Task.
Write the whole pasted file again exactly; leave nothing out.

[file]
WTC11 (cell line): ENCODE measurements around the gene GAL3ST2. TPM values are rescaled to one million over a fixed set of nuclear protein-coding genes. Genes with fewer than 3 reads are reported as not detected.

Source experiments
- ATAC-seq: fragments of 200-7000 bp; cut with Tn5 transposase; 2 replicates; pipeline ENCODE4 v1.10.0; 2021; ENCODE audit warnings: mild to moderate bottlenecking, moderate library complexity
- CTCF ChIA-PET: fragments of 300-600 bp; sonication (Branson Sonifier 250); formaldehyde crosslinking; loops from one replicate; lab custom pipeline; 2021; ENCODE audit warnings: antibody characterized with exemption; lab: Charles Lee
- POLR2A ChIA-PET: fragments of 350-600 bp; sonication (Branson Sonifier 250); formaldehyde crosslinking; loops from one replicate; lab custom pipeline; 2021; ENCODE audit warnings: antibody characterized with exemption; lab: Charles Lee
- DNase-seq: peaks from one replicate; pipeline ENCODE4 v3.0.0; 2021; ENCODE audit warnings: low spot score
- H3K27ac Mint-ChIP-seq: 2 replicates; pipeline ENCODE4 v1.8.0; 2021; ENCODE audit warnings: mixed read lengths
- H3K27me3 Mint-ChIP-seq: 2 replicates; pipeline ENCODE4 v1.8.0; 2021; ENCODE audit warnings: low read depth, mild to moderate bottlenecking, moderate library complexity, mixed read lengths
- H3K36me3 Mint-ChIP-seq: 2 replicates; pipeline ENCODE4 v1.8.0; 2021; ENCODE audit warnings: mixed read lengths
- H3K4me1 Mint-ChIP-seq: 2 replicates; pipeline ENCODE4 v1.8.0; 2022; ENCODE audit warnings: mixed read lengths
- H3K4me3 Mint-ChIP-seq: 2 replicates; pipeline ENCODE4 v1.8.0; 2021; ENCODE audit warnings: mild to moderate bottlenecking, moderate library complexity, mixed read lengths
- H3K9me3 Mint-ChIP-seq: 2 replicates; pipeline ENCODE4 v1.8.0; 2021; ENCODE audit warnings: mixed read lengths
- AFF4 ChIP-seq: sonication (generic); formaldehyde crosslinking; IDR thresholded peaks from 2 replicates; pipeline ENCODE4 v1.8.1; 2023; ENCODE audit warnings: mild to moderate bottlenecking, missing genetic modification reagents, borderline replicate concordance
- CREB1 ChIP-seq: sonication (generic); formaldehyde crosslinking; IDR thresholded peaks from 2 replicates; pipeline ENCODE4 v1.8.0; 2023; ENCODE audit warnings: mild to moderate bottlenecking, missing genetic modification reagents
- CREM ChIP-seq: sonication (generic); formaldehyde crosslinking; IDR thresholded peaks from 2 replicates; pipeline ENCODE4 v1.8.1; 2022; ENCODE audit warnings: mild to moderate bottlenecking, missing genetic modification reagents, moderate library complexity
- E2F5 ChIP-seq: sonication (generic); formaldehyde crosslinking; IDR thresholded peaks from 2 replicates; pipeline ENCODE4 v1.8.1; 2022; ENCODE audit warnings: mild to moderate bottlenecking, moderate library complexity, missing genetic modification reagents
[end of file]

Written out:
WTC11 (cell line): ENCODE measurements around the gene GAL3ST2. TPM values are rescaled to one million over a fixed set of nuclear protein-coding genes. Genes with fewer than 3 reads are reported as not detected.

Source experiments
- ATAC-seq: fragments of 200-7000 bp; cut with Tn5 transposase; 2 replicates; pipeline ENCODE4 v1.10.0; 2021; ENCODE audit warnings: mild to moderate bottlenecking, moderate library complexity
- CTCF ChIA-PET: fragments of 300-600 bp; sonication (Branson Sonifier 250); formaldehyde crosslinking; loops from one replicate; lab custom pipeline; 2021; ENCODE audit warnings: antibody characterized with exemption; lab: Charles Lee
- POLR2A ChIA-PET: fragments of 350-600 bp; sonication (Branson Sonifier 250); formaldehyde crosslinking; loops from one replicate; lab custom pipeline; 2021; ENCODE audit warnings: antibody characterized with exemption; lab: Charles Lee
- DNase-seq: peaks from one replicate; pipeline ENCODE4 v3.0.0; 2021; ENCODE audit warnings: low spot score
- H3K27ac Mint-ChIP-seq: 2 replicates; pipeline ENCODE4 v1.8.0; 2021; ENCODE audit warnings: mixed read lengths
- H3K27me3 Mint-ChIP-seq: 2 replicates; pipeline ENCODE4 v1.8.0; 2021; ENCODE audit warnings: low read depth, mild to moderate bottlenecking, moderate library complexity, mixed read lengths
- H3K36me3 Mint-ChIP-seq: 2 replicates; pipeline ENCODE4 v1.8.0; 2021; ENCODE audit warnings: mixed read lengths
- H3K4me1 Mint-ChIP-seq: 2 replicates; pipeline ENCODE4 v1.8.0; 2022; ENCODE audit warnings: mixed read lengths
- H3K4me3 Mint-ChIP-seq: 2 replicates; pipeline ENCODE4 v1.8.0; 2021; ENCODE audit warnings: mild to moderate bottlenecking, moderate library complexity, mixed read lengths
- H3K9me3 Mint-ChIP-seq: 2 replicates; pipeline ENCODE4 v1.8.0; 2021; ENCODE audit warnings: mixed read lengths
- AFF4 ChIP-seq: sonication (generic); formaldehyde crosslinking; IDR thresholded peaks from 2 replicates; pipeline ENCODE4 v1.8.1; 2023; ENCODE audit warnings: mild to moderate bottlenecking, missing genetic modification reagents, borderline replicate concordance
- CREB1 ChIP-seq: sonication (generic); formaldehyde crosslinking; IDR thresholded peaks from 2 replicates; pipeline ENCODE4 v1.8.0; 2023; ENCODE audit warnings: mild to moderate bottlenecking, missing genetic modification reagents
- CREM ChIP-seq: sonication (generic); formaldehyde crosslinking; IDR thresholded peaks from 2 replicates; pipeline ENCODE4 v1.8.1; 2022; ENCODE audit warnings: mild to moderate bottlenecking, missing genetic modification reagents, moderate library complexity
- E2F5 ChIP-seq: sonication (generic); formaldehyde crosslinking; IDR thresholded peaks from 2 replicates; pipeline ENCODE4 v1.8.1; 2022; ENCODE audit warnings: mild to moderate bottlenecking, moderate library complexity, missing genetic modification reagents